horrendous time taken to render audio

macas wrote on 7/16/2009, 10:52 PM
can anyone help me? Am trying to render my audio and for a short 45 second project it seems to take hours to render two audio tracks. In fact I gave up before it finished calculating the time to render. I am using the templates for dvd as recommended by Sony.

this is doing my head in!! It only takes a few minutes to render the video so this seems very wierd!!!!


musicvid10 wrote on 7/17/2009, 7:41 AM
This is not normal and possibly indicates wrong settings.

Post the exact details of your audio media, project settings, effects / processing used, and render settings, and someone may be able to help you. Without some essential information, it's anybody's guess . . .
macas wrote on 7/17/2009, 2:18 PM
I have solved this problem now. I found another case on the net. If you mute a track Vegas responds in this manner and will never render. the fix is to ungroup the audio and delete it from your event if you dont want the audio or reduce the volume on each event to 0. Maybe this is something that will be fixed in the next update?
drbam wrote on 7/17/2009, 3:51 PM
I think you've gone down the wrong path. I've been muting tracks since version # 1 and have never experienced what you describe. In fact, its extremely rare that I don't have some tracks muted during a render and I certainly would have picked up on such a serious issue. That said, I do not have Vegas 9 so if you're using it, perhaps there is a problem?
Geoff_Wood wrote on 7/17/2009, 6:49 PM
Rendering with muted audio tracks works exactly as you would expect in V9, and does not alter render times on my setup(s).

Baffled as to what to suggest, apart from maybe some broken plugin....

musicvid10 wrote on 7/17/2009, 9:52 PM
Uhh, are you by chance trying to render "audio only" to a video template?
If so, kindly choose an audio template, and proceed accordingly.
You never did share with us the goal of your project; what is the usage?
macas wrote on 7/18/2009, 9:58 PM
Hi Am trying to render an audio only against an audio template. Goal of the project is to burn a dvd in Architect. Works fine without the track muted. I read of someone else experiencing the identical problem. Will keep using this work around until I hear otherwise!!
musicvid10 wrote on 7/18/2009, 10:42 PM
Muting or unmuting tracks should make no difference. I have a feeling we haven't got all the information.
I sometimes have as many as twenty audio tracks sitting in a project, with all but the finished 5.1 tracks muted during render.
Use the AC-3 audio template for DVDA; should take about ten minutes to render a full DVD's worth of audio.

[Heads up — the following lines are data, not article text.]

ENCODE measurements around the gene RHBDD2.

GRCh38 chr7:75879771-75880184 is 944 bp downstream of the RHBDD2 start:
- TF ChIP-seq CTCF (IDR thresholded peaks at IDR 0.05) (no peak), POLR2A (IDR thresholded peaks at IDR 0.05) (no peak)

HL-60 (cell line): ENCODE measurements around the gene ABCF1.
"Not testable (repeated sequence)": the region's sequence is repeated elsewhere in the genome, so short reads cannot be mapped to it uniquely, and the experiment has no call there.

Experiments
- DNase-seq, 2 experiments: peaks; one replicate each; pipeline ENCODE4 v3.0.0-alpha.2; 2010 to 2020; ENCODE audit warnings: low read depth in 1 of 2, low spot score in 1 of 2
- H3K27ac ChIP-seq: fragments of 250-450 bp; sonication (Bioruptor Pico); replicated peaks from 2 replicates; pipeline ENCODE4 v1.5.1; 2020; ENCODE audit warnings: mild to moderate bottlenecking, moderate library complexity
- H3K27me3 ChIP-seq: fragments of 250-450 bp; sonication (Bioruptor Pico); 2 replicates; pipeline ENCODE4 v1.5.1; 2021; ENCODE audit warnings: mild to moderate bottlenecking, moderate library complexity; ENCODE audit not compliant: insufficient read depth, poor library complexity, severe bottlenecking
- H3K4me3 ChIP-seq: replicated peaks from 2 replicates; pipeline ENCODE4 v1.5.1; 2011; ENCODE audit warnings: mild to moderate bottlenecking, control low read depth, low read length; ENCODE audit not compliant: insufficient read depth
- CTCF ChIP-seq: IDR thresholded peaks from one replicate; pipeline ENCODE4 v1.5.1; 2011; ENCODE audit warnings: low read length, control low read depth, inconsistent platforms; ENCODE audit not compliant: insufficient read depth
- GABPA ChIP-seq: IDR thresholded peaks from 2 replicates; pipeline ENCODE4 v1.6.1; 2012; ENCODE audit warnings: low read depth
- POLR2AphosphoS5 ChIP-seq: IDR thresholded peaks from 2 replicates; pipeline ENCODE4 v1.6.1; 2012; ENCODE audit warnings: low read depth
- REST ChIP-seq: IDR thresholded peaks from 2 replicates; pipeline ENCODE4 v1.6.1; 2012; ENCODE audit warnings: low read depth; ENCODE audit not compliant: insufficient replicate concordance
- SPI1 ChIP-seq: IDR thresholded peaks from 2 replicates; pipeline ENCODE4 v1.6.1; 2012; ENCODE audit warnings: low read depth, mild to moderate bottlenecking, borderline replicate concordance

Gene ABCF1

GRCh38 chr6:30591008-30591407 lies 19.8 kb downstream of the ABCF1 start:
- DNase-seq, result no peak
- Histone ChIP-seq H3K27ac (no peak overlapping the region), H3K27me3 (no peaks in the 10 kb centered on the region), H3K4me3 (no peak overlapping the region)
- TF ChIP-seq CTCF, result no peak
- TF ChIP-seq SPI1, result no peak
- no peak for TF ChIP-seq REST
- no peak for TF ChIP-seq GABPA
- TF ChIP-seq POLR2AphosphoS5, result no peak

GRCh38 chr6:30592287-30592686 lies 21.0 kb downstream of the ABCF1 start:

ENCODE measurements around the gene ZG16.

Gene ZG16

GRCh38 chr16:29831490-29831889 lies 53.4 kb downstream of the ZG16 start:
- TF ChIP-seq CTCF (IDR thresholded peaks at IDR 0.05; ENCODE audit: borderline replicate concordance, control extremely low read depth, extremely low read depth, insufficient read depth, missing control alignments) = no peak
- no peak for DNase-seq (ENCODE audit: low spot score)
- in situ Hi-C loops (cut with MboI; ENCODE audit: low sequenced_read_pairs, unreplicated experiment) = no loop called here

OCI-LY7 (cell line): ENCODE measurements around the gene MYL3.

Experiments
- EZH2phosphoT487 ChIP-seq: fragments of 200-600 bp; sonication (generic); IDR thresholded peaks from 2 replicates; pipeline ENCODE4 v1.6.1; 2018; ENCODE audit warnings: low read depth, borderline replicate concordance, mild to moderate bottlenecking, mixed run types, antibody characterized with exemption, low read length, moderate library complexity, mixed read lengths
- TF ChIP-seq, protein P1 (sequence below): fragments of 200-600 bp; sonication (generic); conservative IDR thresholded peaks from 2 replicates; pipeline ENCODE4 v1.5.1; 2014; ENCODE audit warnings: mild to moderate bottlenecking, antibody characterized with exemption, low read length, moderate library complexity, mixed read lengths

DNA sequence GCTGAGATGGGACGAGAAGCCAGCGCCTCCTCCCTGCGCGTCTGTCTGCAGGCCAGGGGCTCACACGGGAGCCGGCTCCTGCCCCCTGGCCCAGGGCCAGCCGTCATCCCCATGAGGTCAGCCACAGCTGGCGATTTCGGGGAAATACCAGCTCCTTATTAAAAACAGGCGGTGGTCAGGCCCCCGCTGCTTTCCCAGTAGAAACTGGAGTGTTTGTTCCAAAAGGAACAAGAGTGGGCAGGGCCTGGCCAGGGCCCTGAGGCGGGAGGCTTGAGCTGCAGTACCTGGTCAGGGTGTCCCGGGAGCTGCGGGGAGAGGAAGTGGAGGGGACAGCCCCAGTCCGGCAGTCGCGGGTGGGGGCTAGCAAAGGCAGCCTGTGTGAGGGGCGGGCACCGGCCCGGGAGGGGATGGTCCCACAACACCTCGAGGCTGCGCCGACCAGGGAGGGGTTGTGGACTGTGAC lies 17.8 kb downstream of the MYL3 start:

macas wrote on 7/19/2009, 1:53 AM
thanks for your help, I shall try this. I think I have tried the AC-3 audio. Which one should I use for a bluray disk in stereo? I am also having trouble rendering video for bluray in AVC, so have tried MPEG2 which it will do as a m2v file.
farss wrote on 7/19/2009, 5:44 AM
Only yesterday I rendered mp3 audio out of a V9 project with many muted tracks.
That doesn't mean there isn't a bug. Some of the bugs being found in V9 require a very specific set of circumstances to repo.
I'd urge you to report this to tech support. You're going to need to be very precise about the steps to reproduce. I'd suggest also giving them your project file. A link to the other report of the same problem might help too.

gwailo wrote on 8/4/2009, 1:35 PM
i experienced a new bug in 9.0a which caused both audio / video renders to take hours.

People are now reporting that a pop can happen with 90 degree envelope changes.

I had no envelope change, but I got one hell of a pop. It reported as +650DB!!!

My renders were fine until they hit that spot.

I moved the audio clip to a new track, and my problems disappeared.

I love the 4 point envelope editing in 9.0, but version 9 is really not stable yet.

Geoff_Wood wrote on 8/4/2009, 10:18 PM
A 90 degree level change will of course cause a pop if anywhere but silence ! The characteristics of the pop depends on the amplitude and frequency of the signal you are 'shearing' . Think about a sinewave with a sudden level change 1/2 way up it's 'slope'.

'Snap To Zero Crossings' would be appropriate if right-angle volume envelopes are to be used, but doesn't exist in the context of Vegas, so just don't do 90 degrees !